in Tórshavn: Lisbeth L.Petersen , Byraðsformaður ( Mayor); Eilif Samuelsen, Landsstýrismaður , Minister for Education, Energy and Environment and Jäkur Thorsteinssen, Director for Education and Culture; Beate L. Jensen, future Chief-Editor of the Dimmalætting (newspaper, founded 1877); Jan Mortensen, Director of the Faroe Islands Tourist Bureau;; Tróndur Djurhuus, General Manager of SVF, the Faroese Television; Per Hansen, Technical Manager of the Faroe Islands Tourist Board; Eyðfinnur Finnson, Advisor of the very important Fishery Department (he was the "number two"); Sister Frances, an English Sister belonging to the Ordine delle Missionarie Francescane di Maria (eightyfive years old, of which sixtyfive past in the Fær Øer, to whom go all my best thanks for the precious materiale archivistico on the islands that she presented to me), besides the Danish Catholic Deacon Christian Gabrielsen. At the end I want to express all my gratefulness and my heartily thanks to my "best man in the islands", a wonderful Faroese host, indeed!. Thanks to him and his daily job, my Faroese Research had so much success. I am talking about John Eysturoy, of the Faroe Islands Tourist Board. A very well known man in the whole archipelago. Already fisherman, football player, theatre actor, Faroese expert, besides to be precious public relations man with the mass media world. Thanks again, John!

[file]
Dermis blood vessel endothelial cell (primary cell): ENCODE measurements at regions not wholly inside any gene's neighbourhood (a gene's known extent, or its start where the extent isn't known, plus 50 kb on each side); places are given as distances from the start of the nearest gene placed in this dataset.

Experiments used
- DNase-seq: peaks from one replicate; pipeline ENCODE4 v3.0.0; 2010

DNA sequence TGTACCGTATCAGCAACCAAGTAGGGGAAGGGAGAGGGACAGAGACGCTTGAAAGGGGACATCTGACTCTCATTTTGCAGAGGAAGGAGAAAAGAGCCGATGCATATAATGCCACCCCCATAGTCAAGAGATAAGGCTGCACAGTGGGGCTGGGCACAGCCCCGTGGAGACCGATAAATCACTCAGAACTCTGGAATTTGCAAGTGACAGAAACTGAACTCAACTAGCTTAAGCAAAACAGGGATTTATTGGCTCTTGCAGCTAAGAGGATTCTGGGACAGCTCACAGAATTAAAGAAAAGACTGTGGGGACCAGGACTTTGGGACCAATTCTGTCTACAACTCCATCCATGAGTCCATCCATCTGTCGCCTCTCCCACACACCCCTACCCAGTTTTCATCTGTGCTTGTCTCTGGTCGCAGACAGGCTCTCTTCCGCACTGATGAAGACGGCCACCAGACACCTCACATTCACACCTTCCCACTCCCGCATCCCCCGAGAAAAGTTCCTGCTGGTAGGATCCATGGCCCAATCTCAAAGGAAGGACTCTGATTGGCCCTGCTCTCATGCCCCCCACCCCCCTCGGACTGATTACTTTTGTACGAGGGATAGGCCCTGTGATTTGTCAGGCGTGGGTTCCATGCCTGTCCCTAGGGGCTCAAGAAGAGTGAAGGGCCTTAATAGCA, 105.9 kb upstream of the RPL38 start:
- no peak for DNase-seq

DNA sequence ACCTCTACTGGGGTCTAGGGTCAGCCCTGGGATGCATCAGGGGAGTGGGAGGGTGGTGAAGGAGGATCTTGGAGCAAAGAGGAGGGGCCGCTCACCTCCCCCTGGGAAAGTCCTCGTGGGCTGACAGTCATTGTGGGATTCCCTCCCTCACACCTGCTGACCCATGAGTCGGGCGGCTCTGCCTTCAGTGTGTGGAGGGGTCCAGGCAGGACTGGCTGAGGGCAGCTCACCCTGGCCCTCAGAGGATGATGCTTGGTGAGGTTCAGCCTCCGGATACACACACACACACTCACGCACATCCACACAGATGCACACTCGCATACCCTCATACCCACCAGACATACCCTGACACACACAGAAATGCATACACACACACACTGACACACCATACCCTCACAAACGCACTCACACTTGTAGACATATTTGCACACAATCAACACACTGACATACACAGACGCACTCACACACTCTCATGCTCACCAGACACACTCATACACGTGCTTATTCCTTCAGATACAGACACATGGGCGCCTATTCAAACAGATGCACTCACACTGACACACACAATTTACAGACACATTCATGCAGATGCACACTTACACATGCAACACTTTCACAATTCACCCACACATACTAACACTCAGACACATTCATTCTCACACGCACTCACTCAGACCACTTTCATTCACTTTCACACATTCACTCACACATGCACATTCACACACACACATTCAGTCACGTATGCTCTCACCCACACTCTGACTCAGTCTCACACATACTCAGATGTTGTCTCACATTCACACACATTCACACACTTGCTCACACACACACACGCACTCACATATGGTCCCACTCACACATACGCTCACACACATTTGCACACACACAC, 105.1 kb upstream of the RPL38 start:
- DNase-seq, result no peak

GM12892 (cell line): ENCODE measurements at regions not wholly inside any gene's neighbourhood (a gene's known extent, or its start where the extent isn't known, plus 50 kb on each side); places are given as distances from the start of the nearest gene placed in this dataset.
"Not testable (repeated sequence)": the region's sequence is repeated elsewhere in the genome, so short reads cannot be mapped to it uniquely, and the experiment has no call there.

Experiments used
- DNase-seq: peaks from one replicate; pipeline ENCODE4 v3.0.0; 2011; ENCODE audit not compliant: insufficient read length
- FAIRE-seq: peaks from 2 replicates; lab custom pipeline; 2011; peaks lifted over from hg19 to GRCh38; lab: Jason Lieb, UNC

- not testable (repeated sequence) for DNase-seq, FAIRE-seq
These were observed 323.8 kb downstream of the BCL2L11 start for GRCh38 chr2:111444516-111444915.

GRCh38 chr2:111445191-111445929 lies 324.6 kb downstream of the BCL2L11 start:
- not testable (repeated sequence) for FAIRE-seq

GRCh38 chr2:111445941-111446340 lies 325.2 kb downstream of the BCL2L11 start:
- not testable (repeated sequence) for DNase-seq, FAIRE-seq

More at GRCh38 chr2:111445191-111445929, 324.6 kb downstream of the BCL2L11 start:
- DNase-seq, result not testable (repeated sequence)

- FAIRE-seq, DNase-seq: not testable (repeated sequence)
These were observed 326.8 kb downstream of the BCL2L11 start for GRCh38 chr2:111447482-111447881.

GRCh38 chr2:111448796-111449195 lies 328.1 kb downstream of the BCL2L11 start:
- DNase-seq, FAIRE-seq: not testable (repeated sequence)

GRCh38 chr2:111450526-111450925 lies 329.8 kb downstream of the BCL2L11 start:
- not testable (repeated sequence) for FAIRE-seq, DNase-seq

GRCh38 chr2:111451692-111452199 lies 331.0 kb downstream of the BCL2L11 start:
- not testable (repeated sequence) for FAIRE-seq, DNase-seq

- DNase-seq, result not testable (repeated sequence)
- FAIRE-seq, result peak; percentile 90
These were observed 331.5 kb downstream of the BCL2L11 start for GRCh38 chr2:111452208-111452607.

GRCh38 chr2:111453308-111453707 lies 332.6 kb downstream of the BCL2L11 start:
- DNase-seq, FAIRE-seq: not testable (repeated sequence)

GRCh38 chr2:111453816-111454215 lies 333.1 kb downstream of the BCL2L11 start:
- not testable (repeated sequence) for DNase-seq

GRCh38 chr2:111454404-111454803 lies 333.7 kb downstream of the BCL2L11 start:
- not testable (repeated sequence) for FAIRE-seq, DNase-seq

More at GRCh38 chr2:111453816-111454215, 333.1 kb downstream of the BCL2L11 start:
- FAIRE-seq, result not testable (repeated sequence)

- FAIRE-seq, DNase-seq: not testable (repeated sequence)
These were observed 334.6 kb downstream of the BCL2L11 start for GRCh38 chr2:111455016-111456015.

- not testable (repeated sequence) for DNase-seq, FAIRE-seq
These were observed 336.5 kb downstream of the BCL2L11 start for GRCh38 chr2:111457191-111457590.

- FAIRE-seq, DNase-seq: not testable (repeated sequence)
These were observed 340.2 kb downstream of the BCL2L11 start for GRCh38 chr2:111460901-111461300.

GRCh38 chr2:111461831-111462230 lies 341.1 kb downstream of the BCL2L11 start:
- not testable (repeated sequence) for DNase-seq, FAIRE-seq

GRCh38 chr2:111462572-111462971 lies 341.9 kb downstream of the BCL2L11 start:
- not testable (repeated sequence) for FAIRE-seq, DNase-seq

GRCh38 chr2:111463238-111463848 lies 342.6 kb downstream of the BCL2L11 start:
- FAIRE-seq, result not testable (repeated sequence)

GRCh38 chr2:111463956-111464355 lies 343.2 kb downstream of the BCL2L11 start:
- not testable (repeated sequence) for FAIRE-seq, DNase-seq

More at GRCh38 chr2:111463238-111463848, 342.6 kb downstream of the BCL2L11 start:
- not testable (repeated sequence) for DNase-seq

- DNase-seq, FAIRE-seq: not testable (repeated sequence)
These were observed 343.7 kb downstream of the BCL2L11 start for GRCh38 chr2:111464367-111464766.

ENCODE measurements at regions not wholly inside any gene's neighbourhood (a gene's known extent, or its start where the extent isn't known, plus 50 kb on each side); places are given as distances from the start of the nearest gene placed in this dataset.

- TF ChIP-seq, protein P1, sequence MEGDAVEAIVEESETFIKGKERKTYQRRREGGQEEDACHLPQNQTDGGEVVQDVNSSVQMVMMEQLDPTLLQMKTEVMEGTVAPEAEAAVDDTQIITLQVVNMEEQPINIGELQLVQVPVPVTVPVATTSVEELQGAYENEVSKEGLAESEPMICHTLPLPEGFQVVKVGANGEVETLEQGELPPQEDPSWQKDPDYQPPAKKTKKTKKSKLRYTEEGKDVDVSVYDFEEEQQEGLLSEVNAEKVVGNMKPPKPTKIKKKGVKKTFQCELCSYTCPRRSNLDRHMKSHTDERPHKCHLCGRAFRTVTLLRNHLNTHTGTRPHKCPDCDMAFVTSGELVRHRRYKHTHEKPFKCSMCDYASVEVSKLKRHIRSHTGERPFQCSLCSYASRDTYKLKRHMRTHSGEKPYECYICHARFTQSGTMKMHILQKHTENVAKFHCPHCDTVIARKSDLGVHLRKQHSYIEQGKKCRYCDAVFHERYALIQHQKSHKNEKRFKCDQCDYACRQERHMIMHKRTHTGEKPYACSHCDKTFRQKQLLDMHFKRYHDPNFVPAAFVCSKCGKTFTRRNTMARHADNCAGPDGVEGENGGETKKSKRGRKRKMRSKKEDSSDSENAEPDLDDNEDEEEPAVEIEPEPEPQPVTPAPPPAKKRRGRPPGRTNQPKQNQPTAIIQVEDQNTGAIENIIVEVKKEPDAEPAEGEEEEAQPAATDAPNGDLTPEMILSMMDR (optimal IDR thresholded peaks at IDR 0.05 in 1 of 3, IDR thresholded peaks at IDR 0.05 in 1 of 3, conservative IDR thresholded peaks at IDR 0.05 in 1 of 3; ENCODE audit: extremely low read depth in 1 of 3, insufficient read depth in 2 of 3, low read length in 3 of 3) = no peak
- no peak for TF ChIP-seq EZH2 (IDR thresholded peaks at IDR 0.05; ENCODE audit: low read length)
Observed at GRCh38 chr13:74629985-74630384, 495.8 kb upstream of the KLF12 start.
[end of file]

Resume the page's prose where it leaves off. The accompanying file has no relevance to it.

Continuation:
in Vágur, situated in the southern island of Suðuroy: Jógvan Krosslá, Mayor; Hergeir Nielsen, Teacher, already Minister for Education and Traffic (1989-90) and Member of the Faroese Parlament, besides to be President of the International Affairs Commission ( 1984-1994); Ditlev Hammer (of Hov), farmer , belonging to the Faroese Nationalist Party; Kãri Poulsen, fisherman and his wife, Mary Krosslá; Jan Allan Müller, professional football player in Denmark; Suni ã Dalbø and his Danish wife, Anne Dalbø, both university students (Master) of the Danish University of Aalborg; besides to Jøgvan Nolsøe (of Klaksvik); the elder Asbjorn Jacobsen (the "historical community memory") and his wife Kaja Olsen.